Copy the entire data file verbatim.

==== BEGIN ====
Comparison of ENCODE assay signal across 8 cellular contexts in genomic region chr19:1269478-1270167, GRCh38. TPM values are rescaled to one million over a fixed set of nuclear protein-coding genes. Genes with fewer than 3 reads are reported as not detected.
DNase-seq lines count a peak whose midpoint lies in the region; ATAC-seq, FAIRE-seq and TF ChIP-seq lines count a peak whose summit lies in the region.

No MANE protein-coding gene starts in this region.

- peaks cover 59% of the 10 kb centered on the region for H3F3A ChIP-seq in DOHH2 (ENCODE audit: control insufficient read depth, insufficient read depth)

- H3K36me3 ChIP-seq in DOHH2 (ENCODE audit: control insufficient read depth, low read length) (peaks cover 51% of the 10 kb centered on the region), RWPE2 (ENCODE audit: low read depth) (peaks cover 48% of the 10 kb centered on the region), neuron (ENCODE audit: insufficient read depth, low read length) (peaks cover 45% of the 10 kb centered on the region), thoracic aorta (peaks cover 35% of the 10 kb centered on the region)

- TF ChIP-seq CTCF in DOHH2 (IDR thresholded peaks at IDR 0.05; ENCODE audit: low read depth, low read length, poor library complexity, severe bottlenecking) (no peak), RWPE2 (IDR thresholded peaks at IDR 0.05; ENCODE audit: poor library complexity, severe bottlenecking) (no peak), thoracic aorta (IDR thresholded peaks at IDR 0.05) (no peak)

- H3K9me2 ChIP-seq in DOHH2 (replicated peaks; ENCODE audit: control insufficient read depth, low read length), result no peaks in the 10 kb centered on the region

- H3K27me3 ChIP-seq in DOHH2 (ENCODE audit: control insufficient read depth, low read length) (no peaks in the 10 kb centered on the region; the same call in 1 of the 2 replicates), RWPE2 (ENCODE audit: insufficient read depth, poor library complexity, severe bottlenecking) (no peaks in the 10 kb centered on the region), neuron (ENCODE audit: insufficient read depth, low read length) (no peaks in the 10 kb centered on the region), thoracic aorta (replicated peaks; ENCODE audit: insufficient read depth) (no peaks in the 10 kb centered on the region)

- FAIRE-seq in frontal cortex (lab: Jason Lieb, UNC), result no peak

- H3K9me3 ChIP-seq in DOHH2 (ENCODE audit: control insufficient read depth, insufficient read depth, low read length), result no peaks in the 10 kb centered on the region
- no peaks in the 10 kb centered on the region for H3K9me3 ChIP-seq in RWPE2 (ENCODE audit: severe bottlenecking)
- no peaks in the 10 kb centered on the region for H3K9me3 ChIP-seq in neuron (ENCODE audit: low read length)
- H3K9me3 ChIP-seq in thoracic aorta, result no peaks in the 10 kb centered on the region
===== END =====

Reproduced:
Comparison of ENCODE assay signal across 8 cellular contexts in genomic region chr19:1269478-1270167, GRCh38. TPM values are rescaled to one million over a fixed set of nuclear protein-coding genes. Genes with fewer than 3 reads are reported as not detected.
DNase-seq lines count a peak whose midpoint lies in the region; ATAC-seq, FAIRE-seq and TF ChIP-seq lines count a peak whose summit lies in the region.

No MANE protein-coding gene starts in this region.

- peaks cover 59% of the 10 kb centered on the region for H3F3A ChIP-seq in DOHH2 (ENCODE audit: control insufficient read depth, insufficient read depth)

- H3K36me3 ChIP-seq in DOHH2 (ENCODE audit: control insufficient read depth, low read length) (peaks cover 51% of the 10 kb centered on the region), RWPE2 (ENCODE audit: low read depth) (peaks cover 48% of the 10 kb centered on the region), neuron (ENCODE audit: insufficient read depth, low read length) (peaks cover 45% of the 10 kb centered on the region), thoracic aorta (peaks cover 35% of the 10 kb centered on the region)

- TF ChIP-seq CTCF in DOHH2 (IDR thresholded peaks at IDR 0.05; ENCODE audit: low read depth, low read length, poor library complexity, severe bottlenecking) (no peak), RWPE2 (IDR thresholded peaks at IDR 0.05; ENCODE audit: poor library complexity, severe bottlenecking) (no peak), thoracic aorta (IDR thresholded peaks at IDR 0.05) (no peak)

- H3K9me2 ChIP-seq in DOHH2 (replicated peaks; ENCODE audit: control insufficient read depth, low read length), result no peaks in the 10 kb centered on the region

- H3K27me3 ChIP-seq in DOHH2 (ENCODE audit: control insufficient read depth, low read length) (no peaks in the 10 kb centered on the region; the same call in 1 of the 2 replicates), RWPE2 (ENCODE audit: insufficient read depth, poor library complexity, severe bottlenecking) (no peaks in the 10 kb centered on the region), neuron (ENCODE audit: insufficient read depth, low read length) (no peaks in the 10 kb centered on the region), thoracic aorta (replicated peaks; ENCODE audit: insufficient read depth) (no peaks in the 10 kb centered on the region)

- FAIRE-seq in frontal cortex (lab: Jason Lieb, UNC), result no peak

- H3K9me3 ChIP-seq in DOHH2 (ENCODE audit: control insufficient read depth, insufficient read depth, low read length), result no peaks in the 10 kb centered on the region
- no peaks in the 10 kb centered on the region for H3K9me3 ChIP-seq in RWPE2 (ENCODE audit: severe bottlenecking)
- no peaks in the 10 kb centered on the region for H3K9me3 ChIP-seq in neuron (ENCODE audit: low read length)
- H3K9me3 ChIP-seq in thoracic aorta, result no peaks in the 10 kb centered on the region